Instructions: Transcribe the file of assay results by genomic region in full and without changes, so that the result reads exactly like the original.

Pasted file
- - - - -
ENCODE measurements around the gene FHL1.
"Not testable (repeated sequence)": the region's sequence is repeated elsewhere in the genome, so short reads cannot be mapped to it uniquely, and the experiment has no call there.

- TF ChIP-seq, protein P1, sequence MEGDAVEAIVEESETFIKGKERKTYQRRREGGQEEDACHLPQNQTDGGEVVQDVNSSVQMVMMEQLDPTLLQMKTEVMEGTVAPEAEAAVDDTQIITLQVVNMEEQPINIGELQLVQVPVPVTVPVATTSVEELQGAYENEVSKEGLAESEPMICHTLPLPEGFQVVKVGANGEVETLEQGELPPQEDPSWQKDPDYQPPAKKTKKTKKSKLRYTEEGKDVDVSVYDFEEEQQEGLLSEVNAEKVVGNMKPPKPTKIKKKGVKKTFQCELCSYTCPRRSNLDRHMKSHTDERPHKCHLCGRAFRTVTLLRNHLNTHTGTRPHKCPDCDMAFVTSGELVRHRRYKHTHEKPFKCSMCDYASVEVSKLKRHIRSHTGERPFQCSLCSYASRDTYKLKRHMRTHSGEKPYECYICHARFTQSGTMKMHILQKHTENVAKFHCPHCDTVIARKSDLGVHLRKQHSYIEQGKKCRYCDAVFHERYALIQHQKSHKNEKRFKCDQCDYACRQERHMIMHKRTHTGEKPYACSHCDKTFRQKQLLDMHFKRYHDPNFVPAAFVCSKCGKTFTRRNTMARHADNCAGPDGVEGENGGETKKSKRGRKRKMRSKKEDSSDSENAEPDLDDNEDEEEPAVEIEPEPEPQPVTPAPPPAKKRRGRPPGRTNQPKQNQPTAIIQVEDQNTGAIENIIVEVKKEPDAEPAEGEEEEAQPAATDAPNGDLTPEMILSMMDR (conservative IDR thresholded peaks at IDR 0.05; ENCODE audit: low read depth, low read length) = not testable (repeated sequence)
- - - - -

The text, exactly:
ENCODE measurements around the gene FHL1.
"Not testable (repeated sequence)": the region's sequence is repeated elsewhere in the genome, so short reads cannot be mapped to it uniquely, and the experiment has no call there.

- TF ChIP-seq, protein P1, sequence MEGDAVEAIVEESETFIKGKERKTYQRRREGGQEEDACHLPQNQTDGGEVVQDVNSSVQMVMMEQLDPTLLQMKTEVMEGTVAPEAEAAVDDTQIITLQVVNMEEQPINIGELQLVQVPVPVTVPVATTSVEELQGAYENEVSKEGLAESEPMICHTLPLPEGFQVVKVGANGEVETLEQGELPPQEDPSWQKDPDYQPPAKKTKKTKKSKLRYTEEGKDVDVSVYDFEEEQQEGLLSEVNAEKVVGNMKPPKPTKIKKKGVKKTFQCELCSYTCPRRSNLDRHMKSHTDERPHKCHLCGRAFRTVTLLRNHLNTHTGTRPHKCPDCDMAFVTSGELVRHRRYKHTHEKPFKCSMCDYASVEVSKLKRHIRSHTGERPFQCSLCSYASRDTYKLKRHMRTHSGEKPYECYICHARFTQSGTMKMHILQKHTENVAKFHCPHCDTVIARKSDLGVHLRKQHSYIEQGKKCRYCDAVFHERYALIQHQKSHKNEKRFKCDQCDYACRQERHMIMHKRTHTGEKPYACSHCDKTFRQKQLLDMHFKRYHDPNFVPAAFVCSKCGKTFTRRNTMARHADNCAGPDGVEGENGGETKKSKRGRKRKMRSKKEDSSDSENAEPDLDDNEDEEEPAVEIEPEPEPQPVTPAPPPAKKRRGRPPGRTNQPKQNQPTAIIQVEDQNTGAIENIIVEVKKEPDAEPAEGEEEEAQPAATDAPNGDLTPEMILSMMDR (conservative IDR thresholded peaks at IDR 0.05; ENCODE audit: low read depth, low read length) = not testable (repeated sequence)